Caffeine: interactions and use

Caffeine: interactions and contraindications

Caffeine can interact with various medications. When taking medications such as sympathomimetics that increase the heart rate, caffeine can increase their effects. Caffeine counteracts calming agents. It should also be noted that the reduction of caffeine in the body is accelerated by smoking, but is hindered by the active ingredients cimetidine and disulfiram.

Furthermore, caffeine increases the effectiveness of analgesics with the active ingredients acetylsalicylic acid or acetaminophen. If analgesics are taken with caffeine, the dose of the painkillers can usually be reduced. More detailed information on the interaction of caffeine and painkillers should be obtained from your doctor.

Mixture with alcohol

Recent studies indicate that it can also interact with the simultaneous intake of alcohol and caffeine to interact. If you only drink alcohol, you will get tired faster and you will notice that he is drunk. By taking additional caffeine, however, drunkards no longer perceive their intoxication or only in a weakened form. That's why you feel better by mixing alcohol and caffeine.

People with heart problems should check with the attending physician if and how much caffeine they are allowed to consume. The same applies to persons suffering from hyperthyroidism, liver cirrhosis or anxiety syndrome. How much caffeine is allowed in pregnancy is controversial: Small amounts of caffeine have long been considered non-harmful. However, recent studies indicate that even low levels of caffeine could significantly increase the risk of miscarriage. Therefore, it is recommended to abstain from caffeine during pregnancy.

Caffeine in coffee, tea and cola

Caffeine is mainly contained in drinks. The most famous drinks with caffeine are coffee, cola and tea. In tea, caffeine is referred to as a tea, but the two substances are chemically identical. They differ only in the way they are released: While caffeine is already released on contact with gastric acid, teein unfolds its effect only in the intestine: as a result, the effect occurs later, but also lasts longer.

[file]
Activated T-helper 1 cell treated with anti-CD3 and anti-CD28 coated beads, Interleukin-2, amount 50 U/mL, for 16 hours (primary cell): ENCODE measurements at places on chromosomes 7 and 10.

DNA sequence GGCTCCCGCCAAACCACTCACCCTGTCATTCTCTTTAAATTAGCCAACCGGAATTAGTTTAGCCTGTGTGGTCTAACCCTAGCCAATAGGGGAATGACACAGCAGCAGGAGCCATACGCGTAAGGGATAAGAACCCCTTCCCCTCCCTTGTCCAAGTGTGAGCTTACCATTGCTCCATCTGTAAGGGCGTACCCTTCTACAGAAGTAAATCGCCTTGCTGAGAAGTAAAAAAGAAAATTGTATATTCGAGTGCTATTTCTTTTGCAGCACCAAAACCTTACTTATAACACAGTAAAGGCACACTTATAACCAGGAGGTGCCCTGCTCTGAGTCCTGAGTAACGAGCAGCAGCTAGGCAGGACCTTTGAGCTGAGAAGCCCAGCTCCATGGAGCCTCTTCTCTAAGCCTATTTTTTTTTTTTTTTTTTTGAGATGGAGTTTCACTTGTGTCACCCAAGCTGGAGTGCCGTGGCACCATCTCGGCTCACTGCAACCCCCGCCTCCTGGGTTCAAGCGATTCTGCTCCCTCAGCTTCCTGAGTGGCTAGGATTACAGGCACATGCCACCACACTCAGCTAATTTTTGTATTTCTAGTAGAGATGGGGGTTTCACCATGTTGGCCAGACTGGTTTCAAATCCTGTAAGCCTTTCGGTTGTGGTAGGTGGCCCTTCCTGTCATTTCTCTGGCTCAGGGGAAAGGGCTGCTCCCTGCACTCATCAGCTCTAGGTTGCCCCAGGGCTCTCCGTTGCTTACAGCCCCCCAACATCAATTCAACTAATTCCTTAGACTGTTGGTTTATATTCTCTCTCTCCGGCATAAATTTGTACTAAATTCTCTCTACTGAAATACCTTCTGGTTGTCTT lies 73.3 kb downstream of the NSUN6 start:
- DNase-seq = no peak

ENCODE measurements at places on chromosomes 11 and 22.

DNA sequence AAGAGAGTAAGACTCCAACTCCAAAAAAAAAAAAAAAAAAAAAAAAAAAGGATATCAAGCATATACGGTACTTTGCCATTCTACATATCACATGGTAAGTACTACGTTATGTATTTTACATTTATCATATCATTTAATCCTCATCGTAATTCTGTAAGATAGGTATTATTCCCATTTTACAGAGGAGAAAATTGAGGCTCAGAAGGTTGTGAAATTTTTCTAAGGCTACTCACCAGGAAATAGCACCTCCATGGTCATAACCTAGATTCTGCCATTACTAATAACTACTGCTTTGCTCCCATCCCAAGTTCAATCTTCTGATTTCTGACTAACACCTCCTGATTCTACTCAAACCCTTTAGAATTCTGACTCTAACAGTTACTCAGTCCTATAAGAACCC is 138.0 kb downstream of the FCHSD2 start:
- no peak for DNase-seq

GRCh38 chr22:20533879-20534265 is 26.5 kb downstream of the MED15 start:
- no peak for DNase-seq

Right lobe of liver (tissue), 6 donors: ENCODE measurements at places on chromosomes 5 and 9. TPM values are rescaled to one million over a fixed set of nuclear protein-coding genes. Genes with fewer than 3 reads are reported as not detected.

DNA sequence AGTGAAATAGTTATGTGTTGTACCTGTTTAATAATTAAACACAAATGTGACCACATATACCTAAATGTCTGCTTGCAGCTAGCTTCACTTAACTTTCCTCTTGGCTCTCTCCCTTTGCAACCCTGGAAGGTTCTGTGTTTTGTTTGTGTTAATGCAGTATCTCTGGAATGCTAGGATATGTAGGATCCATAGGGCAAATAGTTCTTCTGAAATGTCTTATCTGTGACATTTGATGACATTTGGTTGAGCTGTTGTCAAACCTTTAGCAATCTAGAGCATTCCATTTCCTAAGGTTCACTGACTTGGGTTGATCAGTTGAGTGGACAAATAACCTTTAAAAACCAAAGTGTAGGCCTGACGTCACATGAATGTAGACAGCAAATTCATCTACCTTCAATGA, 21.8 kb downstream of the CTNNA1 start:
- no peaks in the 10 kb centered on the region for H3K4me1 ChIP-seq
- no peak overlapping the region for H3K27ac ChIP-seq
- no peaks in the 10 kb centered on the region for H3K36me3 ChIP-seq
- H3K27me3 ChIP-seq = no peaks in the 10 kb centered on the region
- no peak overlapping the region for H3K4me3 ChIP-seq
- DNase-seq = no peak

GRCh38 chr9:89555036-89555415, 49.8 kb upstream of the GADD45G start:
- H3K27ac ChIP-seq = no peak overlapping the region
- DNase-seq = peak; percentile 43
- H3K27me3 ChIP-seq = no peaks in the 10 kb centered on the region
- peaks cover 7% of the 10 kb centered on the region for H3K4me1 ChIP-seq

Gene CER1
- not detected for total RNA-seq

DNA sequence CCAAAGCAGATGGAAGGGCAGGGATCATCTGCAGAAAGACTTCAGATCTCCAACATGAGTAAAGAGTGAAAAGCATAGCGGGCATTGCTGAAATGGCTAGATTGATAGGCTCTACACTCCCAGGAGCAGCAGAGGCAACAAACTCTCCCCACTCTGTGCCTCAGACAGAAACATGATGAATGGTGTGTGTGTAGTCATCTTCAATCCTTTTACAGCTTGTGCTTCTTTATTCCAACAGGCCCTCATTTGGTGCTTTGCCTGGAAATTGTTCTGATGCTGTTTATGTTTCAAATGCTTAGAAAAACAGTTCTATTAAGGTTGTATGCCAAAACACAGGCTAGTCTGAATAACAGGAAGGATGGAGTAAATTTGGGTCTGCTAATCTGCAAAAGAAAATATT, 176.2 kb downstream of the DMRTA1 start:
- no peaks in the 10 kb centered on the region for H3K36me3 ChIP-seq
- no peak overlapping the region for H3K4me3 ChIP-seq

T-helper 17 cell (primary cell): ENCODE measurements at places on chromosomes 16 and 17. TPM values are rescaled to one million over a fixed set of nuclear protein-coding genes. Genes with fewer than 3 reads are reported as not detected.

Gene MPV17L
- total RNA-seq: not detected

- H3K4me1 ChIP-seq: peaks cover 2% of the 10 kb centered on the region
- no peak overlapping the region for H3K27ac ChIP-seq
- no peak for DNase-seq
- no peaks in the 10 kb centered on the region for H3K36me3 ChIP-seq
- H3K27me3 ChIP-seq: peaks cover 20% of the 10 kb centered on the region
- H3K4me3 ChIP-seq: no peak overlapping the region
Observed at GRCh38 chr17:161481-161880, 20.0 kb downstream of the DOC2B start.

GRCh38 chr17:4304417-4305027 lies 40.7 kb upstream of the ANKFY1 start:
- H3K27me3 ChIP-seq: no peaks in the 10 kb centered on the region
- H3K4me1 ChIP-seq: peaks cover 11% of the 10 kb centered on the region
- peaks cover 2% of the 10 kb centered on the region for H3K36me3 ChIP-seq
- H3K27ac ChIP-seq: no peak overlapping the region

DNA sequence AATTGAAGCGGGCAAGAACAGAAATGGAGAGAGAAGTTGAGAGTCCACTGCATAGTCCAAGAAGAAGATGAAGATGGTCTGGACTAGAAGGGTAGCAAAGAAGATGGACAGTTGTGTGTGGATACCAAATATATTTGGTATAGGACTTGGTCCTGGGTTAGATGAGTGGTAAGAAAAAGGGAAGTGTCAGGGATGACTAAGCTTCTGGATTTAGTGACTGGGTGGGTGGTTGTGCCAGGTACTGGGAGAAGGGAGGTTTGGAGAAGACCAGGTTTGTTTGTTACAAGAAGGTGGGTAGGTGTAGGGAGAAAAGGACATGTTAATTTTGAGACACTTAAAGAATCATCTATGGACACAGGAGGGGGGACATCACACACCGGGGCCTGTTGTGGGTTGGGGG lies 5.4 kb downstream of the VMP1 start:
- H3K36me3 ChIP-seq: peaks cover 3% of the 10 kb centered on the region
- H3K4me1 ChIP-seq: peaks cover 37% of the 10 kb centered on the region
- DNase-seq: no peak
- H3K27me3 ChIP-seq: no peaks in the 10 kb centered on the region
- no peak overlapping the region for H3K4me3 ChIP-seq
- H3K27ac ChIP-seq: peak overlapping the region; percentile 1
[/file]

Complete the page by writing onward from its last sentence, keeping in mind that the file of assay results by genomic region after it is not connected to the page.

In addition to coffee and tea, caffeine is also contained in cocoa and energy drinks as well as in chocolate. The higher the cocoa content of the chocolate, the higher the caffeine content - with 100 grams of chocolate this is almost equivalent to a small cup of coffee.

Especially with children, you should be careful with drinks and foods such as coke and chocolate: Three glasses of cola and three chocolate bars already contain about as much caffeine as two cups of coffee. Such caffeine intake can cause side effects such as nervousness or sleep disturbances in children.

Caffeine content of foods

  • Cup of coffee (150 milliliters): 80 - 120 milligrams of caffeine
  • Cup of black tea (150 milliliters): 20 - 40 milligrams of caffeine
  • Cup of espresso (30 milliliters): 40 milligrams of caffeine
  • Cup of cocoa (150 milliliters): 6 milligrams of caffeine
  • Glass of cola (150 milliliters). 15 - 35 milligrams of caffeine
  • Energy Drink (150 milliliters): 48 milligrams of caffeine
  • Chocolate bar (100 grams): between 15 milligrams (milk chocolate) and 90 milligrams (dark chocolate), depending on the type of chocolate
  • Caffeine tablets (per piece): Depending on the dosage, between 50 and 200 milligrams of caffeine

Caffeine for hair loss?

In the meantime, caffeine is not only present in foods, but also in various other products: These include, for example, hair shampoos with caffeine. They should prevent hair loss - but their effectiveness is controversial. In addition to hair shampoos caffeine is also used in various skin care products, as it should have a skin-tightening and skin-smoothing effect.

Furthermore, there are also special caffeine tablets, which is said to have a short-term increase in attention and concentration. In such caffeine tablets, however, you should always consider possible side effects.

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